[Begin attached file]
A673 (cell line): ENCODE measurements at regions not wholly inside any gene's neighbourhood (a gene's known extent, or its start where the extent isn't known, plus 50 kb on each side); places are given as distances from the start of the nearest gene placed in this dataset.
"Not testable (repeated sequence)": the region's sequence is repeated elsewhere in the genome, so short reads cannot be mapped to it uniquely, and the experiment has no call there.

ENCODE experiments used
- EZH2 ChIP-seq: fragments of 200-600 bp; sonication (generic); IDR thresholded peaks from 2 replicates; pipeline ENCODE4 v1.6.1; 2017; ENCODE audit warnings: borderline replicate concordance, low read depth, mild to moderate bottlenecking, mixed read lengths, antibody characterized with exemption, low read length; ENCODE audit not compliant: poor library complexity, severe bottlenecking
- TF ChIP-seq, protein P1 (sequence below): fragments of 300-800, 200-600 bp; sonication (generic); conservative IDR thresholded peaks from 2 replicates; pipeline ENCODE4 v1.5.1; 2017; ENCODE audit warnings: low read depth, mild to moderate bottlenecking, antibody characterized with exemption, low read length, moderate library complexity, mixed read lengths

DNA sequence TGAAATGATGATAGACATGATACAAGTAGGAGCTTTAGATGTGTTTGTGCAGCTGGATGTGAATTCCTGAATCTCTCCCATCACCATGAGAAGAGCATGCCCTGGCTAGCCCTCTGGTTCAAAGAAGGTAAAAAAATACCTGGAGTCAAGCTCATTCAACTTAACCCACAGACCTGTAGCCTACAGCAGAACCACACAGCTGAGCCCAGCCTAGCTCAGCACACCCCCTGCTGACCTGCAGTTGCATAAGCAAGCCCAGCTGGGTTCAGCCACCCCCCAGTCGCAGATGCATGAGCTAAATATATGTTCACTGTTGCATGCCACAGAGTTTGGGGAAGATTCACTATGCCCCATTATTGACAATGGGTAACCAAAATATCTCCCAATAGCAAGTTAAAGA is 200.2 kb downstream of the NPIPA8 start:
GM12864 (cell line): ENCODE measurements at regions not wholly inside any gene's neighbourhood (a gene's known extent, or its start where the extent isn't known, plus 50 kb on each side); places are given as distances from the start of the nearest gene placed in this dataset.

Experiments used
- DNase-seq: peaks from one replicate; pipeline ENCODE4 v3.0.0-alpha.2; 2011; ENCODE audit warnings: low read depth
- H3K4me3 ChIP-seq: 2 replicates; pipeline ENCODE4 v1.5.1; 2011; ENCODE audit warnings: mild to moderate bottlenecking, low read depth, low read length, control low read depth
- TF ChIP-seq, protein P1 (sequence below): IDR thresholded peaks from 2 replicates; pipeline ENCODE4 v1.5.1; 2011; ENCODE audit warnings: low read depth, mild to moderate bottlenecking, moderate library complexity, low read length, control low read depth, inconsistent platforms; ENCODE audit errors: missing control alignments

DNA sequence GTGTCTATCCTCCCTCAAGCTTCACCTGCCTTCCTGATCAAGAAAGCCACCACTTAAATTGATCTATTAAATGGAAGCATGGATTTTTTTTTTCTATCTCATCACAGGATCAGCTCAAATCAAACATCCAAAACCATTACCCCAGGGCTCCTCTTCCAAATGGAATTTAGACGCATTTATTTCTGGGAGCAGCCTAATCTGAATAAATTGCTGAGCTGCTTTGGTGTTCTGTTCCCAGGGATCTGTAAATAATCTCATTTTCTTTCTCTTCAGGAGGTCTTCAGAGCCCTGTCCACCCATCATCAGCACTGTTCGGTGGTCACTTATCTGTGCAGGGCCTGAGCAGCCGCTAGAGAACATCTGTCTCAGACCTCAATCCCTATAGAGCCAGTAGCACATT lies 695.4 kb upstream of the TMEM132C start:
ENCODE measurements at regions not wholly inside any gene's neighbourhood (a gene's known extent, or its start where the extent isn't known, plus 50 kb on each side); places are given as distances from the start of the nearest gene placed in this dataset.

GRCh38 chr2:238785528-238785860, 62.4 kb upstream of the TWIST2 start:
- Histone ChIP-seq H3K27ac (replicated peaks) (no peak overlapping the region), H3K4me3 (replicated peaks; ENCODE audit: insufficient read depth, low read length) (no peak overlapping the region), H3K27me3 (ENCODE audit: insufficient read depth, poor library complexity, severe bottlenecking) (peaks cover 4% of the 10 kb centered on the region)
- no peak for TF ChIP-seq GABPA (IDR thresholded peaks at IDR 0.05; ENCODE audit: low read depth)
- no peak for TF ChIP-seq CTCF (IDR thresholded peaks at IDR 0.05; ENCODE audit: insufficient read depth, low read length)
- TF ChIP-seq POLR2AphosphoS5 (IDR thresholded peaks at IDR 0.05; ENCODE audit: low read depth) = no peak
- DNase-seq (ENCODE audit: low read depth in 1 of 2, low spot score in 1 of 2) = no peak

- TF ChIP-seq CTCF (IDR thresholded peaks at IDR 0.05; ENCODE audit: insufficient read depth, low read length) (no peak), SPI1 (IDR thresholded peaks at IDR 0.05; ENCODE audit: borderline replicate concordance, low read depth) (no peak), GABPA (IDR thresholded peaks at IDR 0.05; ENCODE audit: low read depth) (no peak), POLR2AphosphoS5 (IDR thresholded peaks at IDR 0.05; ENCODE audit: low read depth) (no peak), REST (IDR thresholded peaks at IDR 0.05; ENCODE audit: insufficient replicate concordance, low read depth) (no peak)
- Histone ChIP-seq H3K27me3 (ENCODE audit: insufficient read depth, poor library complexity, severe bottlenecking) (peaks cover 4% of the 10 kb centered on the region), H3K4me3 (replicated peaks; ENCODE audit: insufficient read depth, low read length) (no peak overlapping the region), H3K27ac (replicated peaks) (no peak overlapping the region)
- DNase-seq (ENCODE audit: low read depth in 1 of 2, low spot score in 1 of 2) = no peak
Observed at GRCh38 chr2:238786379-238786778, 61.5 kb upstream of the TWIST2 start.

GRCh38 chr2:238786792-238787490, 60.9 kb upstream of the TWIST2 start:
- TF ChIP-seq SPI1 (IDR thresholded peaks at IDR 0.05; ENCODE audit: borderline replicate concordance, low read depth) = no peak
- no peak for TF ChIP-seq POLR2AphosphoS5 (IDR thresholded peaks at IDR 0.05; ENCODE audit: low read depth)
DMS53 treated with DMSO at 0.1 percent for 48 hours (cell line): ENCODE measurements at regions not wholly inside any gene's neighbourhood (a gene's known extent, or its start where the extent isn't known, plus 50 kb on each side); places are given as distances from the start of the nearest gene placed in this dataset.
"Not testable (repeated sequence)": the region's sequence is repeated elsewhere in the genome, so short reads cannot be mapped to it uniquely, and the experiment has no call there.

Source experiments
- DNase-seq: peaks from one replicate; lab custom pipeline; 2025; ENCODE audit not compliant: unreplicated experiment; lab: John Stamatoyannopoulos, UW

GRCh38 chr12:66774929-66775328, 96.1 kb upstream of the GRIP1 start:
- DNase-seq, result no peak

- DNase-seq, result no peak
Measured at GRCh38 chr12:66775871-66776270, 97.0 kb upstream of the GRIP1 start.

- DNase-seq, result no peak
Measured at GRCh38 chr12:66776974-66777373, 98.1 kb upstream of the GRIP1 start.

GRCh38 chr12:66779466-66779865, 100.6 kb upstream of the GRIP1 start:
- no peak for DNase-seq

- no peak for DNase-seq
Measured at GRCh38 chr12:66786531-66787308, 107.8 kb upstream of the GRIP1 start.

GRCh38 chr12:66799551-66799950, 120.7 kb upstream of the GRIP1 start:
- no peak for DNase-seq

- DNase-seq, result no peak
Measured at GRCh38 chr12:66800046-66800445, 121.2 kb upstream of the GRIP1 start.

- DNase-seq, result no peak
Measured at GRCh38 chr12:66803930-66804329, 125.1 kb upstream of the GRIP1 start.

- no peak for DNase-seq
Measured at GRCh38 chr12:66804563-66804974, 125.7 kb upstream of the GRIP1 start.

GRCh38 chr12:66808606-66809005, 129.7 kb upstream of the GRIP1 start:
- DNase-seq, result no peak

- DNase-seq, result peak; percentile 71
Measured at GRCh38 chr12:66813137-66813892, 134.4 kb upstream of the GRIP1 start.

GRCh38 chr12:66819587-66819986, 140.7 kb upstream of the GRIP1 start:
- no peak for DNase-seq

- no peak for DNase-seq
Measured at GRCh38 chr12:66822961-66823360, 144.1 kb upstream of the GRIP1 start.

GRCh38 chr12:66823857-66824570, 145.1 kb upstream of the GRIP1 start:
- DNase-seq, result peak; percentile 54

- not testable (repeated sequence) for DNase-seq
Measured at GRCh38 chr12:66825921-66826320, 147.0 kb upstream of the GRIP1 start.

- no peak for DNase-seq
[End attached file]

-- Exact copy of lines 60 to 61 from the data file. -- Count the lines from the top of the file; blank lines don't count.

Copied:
Measured at GRCh38 chr12:66825921-66826320, 147.0 kb upstream of the GRIP1 start.

- no peak for DNase-seq